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Over the course of one summer spent in nature, these teenagers transformed. I saw it with my own eyes. From a lifestyle devoid of walking and with much of their time spent buried in their phones, these young city people have now experienced the wonder of a quiet forest and the serenity of a mountain stream. Many of them now hope to attend Appalachian State University after having spent time in a college dorm room. Most of them have created art inspired by these trips that they’ve shared with family and the greater community. Most notably, one of our students wrote her college application essay about the things she experienced while on the Journeys Program this summer. Here is a quote from her essay:

“[Over the summer] I learned that I desire to be an outdoor educator just like ones we met at Tremont. I learned that I want to take others out into nature and give them the experiences that the wonderful Tremont staff gave to us. Before entering Studio 345, I had no idea that my life would take a completely different turn. I transformed from a misplaced person to a focused individual in a single summer. This is all thanks to the summer I spent with the Studio 345 Journeys Program.”

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Last year’s Journeys Program spent their culminating week at Yellowstone National Park and took a film crew along. The students’ transformative experiences are documented in ASC’s second advocacy documentary entitled Nature Matters. I was proud to organize the film’s premiere just two weeks ago where it was viewed by a sold-out crowd. I’d encourage everyone to attend an upcoming screening in order to witness the benefits of exposing a nature-deficient generation to the wonder of the great outdoors. For more information and to see the trailer, visit NatureMattersFilm.com.

A Touch of Program

Participants of third annual Cutler Fellows Program

2015 Cutler Fellows, Faculty and Staff gather for a group photo in the United States Institute of Peace atrium.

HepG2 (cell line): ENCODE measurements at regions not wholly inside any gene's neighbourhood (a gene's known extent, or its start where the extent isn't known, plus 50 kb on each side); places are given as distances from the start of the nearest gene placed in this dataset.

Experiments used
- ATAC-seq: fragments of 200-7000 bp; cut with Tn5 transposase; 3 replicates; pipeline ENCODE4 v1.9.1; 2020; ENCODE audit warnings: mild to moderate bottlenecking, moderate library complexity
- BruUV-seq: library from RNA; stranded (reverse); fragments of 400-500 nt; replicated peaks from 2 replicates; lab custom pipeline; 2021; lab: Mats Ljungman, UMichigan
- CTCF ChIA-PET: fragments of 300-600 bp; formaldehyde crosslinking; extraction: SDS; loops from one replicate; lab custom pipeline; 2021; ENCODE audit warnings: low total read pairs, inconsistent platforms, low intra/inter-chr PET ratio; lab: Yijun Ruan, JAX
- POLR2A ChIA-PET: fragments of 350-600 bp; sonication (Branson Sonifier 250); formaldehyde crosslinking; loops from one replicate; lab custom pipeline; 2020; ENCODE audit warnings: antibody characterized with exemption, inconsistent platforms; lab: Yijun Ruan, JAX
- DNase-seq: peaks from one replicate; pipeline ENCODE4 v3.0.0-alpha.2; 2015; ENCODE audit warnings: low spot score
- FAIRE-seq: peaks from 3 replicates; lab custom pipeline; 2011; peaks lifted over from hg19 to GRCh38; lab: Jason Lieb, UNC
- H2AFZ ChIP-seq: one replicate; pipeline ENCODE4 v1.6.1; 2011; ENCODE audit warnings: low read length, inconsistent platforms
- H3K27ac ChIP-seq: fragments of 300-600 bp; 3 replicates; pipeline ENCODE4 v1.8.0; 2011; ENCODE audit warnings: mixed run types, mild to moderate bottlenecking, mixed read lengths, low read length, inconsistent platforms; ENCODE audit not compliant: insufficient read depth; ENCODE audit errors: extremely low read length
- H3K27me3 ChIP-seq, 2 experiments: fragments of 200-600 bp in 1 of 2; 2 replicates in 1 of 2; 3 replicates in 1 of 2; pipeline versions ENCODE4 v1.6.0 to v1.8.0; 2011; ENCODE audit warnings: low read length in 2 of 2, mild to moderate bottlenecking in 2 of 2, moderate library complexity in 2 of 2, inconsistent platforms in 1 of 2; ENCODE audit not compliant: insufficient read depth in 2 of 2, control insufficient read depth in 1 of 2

Over the course of my Fellowship with Salzburg Global Seminar, I have focused the majority of my time in fundraising. Juggling the many projects in support of both institutional and individual giving for Salzburg Global keeps me busy, to say the least. Solicitations, grant proposals and reports are constantly circulating among the members of our team. We are always looking ahead to what is next on our fundraising plates and rarely do we have the time to stop and reflect about the end product – yes, the actual seminars.  So, witnessing the development team’s fundraising efforts come to fruition in successful, dynamic programs has been one of the most rewarding parts of my Davidson Impact Fellowship – first through the Young Cultural Innovators Forum in Salzburg and, more recently, in the third annual Salzburg Cutler Law Fellows Program in Washington D.C.

Just a couple of weeks ago, the Cutler Salzburg Fellows Program brought together 45 law students from the ten of the top American law schools; University of Chicago, Columbia, Duke University, Georgetown University, Harvard, New York University, University of Pennsylvania, Stanford, University of Virginia, and Yale. This two-day session was built around a unique workshop opportunity for students writing papers on topics within international law and legal practice. Students circulated their papers among their working groups and Faculty members before arriving in Washington. The program provided a platform for every student to receive approximately 30 minutes of critique on his or her paper from a group of individuals with fresh eyes and ideas.

I served as the photographer for Cutler Fellows program, floating between the workshop groups to capture snapshots of new interactions and lively discussions. I also attended the lectures and panels dispersed throughout the program from law school Faculty and other leaders in international law, including John Bellinger III (former Legal Advisor to the US Department of State and National Security Council under the George W. Bush administration),  Jeffrey Rosen (President and CEO, National Constitution Center) and The Honorable Justice Richard Goldstone (former Chief Prosecutor to the UN International Criminal Tribunals for the former Yugoslavia and Rwanda). The students seemed excited to network with each other and engage with the program’s special guests. Seeing the program from start to finish was not only a nice break from the typical day in the office but also a nice reminder for why I do the work I do with Salzburg Global.

Faculty Panel from Cutler Fellows Program

International Investment & Trade Negotiations panel with law school faculty members Rachel Brewster (Duke), moderator William Burke-White (University of Pennsylvania), Mark Wu (Harvard) and Jose Alvarez (NYU).

Cutler Fellows in working groups

Cutler Fellows discuss their own papers in break-out groups. Each paper received an estimated 30 minutes of critique from students and faculty of other law schools.

Justice Richard Goldstone

The Honorable Justice Richard Goldstone speaks on ‘Personal Reflections on Law and Public Service’ at NYU Washington DC.